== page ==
A Comprehensive Approach to Animal Welfare Science

by 5m Editor
13 December 2011, at 12:00am

The different approaches to farm animal welfare are explained by Drs Harold Gonyou and Jen Brown in the latest newsletter from the Prairie Swine Centre in Canada.

Harold Gonyou, PhD

Jen Brown, PhD

Concern for animal welfare is evident at all levels of swine production, from producers and industry to society and consumers, and takes different forms at each level. For the individual producer, it involves daily decisions on the basic care of animals – from feeding and general management, to the quality of health checks and maintaining vaccination protocols.

Within the pork industry, concern for animal welfare takes the form of codes of practice and quality assurance programmes designed to define acceptable industry standards for the care and management of animals. From a societal perspective, concern for animal welfare is shown in laws governing major issues such as humane slaughter and housing practices, as well as in the purchasing choices of individual consumers.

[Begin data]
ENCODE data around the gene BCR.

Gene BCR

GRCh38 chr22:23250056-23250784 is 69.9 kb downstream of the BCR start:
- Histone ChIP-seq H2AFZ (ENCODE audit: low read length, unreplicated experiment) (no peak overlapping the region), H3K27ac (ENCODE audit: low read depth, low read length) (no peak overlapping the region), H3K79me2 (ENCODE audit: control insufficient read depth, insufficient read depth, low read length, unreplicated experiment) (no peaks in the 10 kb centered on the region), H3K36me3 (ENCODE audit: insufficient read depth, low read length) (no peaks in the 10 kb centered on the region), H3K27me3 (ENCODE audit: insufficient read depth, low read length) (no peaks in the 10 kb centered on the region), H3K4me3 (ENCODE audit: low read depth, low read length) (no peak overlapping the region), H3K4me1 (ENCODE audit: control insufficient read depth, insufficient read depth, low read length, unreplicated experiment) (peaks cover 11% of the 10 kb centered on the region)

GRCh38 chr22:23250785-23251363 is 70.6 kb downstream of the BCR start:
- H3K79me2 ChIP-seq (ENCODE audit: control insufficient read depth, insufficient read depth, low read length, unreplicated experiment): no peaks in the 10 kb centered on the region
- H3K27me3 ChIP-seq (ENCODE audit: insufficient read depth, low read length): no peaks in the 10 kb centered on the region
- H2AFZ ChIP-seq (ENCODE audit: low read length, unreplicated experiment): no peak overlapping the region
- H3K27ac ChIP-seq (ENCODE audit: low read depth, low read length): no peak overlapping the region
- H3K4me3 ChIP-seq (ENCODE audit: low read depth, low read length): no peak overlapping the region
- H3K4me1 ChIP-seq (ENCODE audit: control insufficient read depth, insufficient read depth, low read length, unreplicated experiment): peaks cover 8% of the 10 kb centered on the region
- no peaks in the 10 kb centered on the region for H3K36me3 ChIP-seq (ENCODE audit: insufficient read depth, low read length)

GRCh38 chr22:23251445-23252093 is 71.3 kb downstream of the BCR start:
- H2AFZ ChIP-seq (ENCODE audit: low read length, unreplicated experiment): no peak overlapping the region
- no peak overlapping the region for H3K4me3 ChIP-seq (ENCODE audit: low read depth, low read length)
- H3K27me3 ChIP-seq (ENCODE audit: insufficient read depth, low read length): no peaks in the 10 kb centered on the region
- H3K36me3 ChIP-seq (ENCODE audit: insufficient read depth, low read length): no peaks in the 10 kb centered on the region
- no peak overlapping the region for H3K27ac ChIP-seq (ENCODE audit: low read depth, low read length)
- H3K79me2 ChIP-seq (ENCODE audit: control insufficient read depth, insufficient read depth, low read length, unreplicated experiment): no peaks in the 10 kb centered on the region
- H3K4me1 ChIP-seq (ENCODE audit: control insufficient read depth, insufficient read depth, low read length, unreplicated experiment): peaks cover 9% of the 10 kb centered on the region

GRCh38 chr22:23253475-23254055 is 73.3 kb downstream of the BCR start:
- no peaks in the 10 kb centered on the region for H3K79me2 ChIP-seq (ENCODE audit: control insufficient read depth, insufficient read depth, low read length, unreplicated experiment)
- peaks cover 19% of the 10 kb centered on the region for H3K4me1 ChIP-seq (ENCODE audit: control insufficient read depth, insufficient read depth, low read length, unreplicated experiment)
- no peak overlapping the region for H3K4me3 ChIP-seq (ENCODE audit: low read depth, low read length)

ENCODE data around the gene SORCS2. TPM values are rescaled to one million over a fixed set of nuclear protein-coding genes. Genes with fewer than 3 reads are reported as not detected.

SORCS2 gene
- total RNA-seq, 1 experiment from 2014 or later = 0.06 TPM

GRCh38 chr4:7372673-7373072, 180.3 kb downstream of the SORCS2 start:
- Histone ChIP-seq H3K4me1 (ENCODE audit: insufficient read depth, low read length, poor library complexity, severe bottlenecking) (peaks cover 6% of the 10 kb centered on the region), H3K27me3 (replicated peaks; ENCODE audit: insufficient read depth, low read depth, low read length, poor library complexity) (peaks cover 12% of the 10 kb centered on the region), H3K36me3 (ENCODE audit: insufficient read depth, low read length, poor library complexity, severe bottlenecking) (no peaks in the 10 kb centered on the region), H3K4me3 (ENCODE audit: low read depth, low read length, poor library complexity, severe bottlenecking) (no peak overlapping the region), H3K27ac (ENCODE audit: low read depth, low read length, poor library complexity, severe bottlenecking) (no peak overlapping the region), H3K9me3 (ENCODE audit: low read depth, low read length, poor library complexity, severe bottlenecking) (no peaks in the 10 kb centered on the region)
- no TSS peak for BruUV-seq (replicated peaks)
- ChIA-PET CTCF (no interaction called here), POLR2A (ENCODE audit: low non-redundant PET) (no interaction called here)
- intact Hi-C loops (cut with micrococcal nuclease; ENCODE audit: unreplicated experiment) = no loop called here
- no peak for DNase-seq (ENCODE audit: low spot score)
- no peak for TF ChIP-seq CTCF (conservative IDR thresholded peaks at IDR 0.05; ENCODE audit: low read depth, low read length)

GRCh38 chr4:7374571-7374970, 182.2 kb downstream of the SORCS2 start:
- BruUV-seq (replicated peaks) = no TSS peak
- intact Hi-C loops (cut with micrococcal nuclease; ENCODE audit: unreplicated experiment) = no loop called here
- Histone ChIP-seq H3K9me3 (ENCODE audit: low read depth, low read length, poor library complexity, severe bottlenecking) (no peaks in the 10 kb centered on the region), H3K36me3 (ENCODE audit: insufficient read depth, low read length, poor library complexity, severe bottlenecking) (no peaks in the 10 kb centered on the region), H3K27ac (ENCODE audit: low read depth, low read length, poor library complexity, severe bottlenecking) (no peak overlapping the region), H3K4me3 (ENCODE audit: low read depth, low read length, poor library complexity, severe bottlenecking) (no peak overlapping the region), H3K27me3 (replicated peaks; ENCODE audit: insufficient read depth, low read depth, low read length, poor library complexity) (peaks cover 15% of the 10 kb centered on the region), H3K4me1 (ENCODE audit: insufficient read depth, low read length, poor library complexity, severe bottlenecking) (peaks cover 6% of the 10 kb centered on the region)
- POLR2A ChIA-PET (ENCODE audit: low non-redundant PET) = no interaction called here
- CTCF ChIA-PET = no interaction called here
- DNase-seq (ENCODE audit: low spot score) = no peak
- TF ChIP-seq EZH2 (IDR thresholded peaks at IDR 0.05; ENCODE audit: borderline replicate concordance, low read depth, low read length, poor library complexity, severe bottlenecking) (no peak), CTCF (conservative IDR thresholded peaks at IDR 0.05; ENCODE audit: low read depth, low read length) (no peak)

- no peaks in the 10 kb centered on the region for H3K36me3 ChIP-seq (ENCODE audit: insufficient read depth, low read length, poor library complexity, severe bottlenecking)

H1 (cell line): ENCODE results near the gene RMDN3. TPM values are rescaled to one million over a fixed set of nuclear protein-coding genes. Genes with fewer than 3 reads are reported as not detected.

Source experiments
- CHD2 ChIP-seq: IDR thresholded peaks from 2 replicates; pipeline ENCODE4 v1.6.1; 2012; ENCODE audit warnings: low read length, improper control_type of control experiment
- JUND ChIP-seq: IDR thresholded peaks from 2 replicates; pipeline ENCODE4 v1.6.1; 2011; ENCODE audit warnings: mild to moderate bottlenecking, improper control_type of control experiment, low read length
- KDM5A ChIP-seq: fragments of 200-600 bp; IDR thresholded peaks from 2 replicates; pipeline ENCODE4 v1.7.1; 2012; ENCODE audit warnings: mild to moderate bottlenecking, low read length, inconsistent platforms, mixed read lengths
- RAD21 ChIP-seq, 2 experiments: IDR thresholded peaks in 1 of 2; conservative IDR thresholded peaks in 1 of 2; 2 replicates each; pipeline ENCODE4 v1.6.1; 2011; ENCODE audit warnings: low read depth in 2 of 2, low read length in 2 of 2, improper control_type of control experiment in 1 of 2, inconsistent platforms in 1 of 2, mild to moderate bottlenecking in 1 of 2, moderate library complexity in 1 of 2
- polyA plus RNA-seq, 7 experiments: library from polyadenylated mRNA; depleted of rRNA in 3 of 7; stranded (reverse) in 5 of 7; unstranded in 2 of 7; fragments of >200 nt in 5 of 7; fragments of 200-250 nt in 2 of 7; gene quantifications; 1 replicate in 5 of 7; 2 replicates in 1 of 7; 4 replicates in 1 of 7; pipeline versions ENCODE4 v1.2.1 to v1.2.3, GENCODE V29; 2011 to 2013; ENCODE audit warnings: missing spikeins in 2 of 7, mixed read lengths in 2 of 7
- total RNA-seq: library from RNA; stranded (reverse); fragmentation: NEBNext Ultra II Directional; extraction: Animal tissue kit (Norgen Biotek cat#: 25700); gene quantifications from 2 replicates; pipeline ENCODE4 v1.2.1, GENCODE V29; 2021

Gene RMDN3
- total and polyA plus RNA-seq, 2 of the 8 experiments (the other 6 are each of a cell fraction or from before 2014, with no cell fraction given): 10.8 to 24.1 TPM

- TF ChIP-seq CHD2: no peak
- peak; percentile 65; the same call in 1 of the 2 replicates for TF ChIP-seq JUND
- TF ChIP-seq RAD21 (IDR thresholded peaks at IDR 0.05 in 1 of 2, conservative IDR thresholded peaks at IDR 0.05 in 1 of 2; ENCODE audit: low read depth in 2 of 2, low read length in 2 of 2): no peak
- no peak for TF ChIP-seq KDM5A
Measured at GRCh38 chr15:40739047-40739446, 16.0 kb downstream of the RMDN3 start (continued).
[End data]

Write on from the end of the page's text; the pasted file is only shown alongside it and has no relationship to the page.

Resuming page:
Few consumers know, or are able to select, the farm from which they obtain their food.

Their satisfaction with their food relies on their confidence in the industry which produces it. As such, the importance of animal welfare has increased and with it, the need for producers and the livestock industry to demonstrate good care. The field of animal welfare science arose alongside these changes as a tool to help address questions related to management practices that affect the physical and psychological well-being of animals. This article describes general perspectives in animal welfare science, it explores the measures used in welfare science, and how these measures are used to evaluate management practices.

As David Fraser of the University of British Columbia describes in his recent book, Understanding Animal Welfare (2008), animal welfare is generally viewed from three philosophical perspectives, with each perspective emphasising different components of welfare.